The proportion of adults in families owning multiple properties has seen a 30% surge during the 21st Century alone, according to a think-tank.
Around 10.3% of adults were in families with multiple property wealth in 2012-14, compared with 7.9% in 2000-02, marking a 30% increase, analysis by the Resolution Foundation found.
Some 5.2 million people now have second homes, it said.
Combined with falls in home ownership generally, the rise of second home-owning in 21st Century Britain is behind an increasing concentration of property wealth, according to the Foundation, whose work aims to improve living standards for people on low to middle incomes.
In contrast to the one in 10 adults with multiple sources of property wealth, four in 10 (40%) adults have no property wealth at all, up from 35% in 2000-02, it said.
The analysis found that alongside an increase in the number of people with additional property, the average value of assets held in these properties has grown by 20% in real terms between 2000-02 and 2012-14.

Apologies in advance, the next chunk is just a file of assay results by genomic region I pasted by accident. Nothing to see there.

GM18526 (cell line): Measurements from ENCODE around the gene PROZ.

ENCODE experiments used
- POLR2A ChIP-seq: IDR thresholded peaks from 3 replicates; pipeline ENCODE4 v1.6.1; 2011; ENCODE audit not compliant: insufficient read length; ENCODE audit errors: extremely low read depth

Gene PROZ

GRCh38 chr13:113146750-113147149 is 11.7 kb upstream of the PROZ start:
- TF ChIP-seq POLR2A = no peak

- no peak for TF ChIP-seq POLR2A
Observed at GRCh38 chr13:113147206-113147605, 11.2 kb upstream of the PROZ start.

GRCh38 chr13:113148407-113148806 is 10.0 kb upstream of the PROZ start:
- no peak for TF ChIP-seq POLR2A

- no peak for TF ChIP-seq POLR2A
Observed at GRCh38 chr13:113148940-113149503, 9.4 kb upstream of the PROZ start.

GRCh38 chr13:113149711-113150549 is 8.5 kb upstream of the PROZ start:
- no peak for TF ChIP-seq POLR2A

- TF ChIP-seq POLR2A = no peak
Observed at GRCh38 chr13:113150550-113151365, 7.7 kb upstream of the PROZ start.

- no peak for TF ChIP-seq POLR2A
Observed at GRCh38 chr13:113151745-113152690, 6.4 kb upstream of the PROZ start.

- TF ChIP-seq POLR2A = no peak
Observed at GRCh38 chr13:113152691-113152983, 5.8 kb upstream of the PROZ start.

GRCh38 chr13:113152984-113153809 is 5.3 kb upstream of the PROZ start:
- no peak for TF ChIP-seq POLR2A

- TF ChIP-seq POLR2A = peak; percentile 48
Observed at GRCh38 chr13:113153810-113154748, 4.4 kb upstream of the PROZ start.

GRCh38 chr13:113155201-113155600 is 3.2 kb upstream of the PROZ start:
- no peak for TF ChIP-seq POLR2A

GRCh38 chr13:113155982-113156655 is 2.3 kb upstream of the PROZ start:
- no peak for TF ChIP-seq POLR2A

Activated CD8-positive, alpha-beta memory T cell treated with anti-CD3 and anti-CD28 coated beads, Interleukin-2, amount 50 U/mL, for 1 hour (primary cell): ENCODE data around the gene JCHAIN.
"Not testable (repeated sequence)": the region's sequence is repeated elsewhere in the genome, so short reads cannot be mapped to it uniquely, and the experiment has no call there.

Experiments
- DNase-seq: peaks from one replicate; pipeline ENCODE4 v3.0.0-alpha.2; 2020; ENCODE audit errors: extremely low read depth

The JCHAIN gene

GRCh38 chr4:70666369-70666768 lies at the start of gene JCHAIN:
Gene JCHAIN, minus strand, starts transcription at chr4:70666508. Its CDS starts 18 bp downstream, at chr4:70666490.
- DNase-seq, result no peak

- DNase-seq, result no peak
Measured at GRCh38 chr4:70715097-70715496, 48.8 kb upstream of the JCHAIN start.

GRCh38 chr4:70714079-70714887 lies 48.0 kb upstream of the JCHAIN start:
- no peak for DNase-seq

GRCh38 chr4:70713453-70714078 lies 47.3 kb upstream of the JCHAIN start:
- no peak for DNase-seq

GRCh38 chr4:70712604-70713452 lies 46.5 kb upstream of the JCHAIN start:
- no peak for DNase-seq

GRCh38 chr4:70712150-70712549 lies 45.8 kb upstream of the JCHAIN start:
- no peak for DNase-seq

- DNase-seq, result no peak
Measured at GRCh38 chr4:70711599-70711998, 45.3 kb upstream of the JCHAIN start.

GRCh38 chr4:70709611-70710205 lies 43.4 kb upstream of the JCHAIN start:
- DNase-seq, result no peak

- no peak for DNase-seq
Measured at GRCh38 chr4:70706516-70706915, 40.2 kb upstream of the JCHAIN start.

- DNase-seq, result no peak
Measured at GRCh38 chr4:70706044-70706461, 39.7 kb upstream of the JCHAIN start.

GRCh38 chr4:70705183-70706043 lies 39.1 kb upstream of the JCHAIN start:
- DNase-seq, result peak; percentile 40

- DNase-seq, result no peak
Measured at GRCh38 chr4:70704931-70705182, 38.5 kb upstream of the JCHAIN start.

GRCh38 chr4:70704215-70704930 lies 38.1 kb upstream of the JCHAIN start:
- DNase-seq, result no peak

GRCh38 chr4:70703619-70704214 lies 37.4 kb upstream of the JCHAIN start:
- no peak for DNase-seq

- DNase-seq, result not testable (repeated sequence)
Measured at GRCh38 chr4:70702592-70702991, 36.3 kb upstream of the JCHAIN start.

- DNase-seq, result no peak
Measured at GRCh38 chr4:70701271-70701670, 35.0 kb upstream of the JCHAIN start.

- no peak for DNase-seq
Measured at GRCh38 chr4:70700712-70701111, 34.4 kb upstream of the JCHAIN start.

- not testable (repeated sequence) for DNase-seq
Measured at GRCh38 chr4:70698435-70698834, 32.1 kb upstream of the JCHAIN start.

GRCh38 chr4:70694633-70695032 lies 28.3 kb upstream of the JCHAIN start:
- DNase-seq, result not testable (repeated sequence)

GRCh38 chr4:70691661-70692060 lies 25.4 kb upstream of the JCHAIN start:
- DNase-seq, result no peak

There is a generational split, with baby boomers aged 52 to 71 the most likely to be multiple home owners, accounting for more than half (52%) of all the wealth held in additional properties.
Generation X, made up of 37 to 51-year-olds, accounts for a further quarter (25%) of additional property wealth.
But millennials born since 1981 own just 3% of the additional property assets, the research found.
In 2016, a stamp duty hike was imposed on people buying second homes in England, Wales and Northern Ireland, with changes also made in Scotland, where stamp duty has been abolished, to mirror the rest of the UK.
Laura Gardiner, a senior policy analyst at the Resolution Foundation, said second home owners tend to be baby boomers living in the South and East of England, who are very wealthy compared with their peers.
She said: "Multiple property ownership is still a minority sport, but a growing one that represents a significant boost to the wealth pots of those lucky enough to own second homes.
"People with second homes not only have an investment that they can turn to in times of need, for instance in later life when care is required, but if the property is rented out they also see a boost to their incomes here and now."
The findings were made using a range of figures, including Office for National Statistics (ONS) data.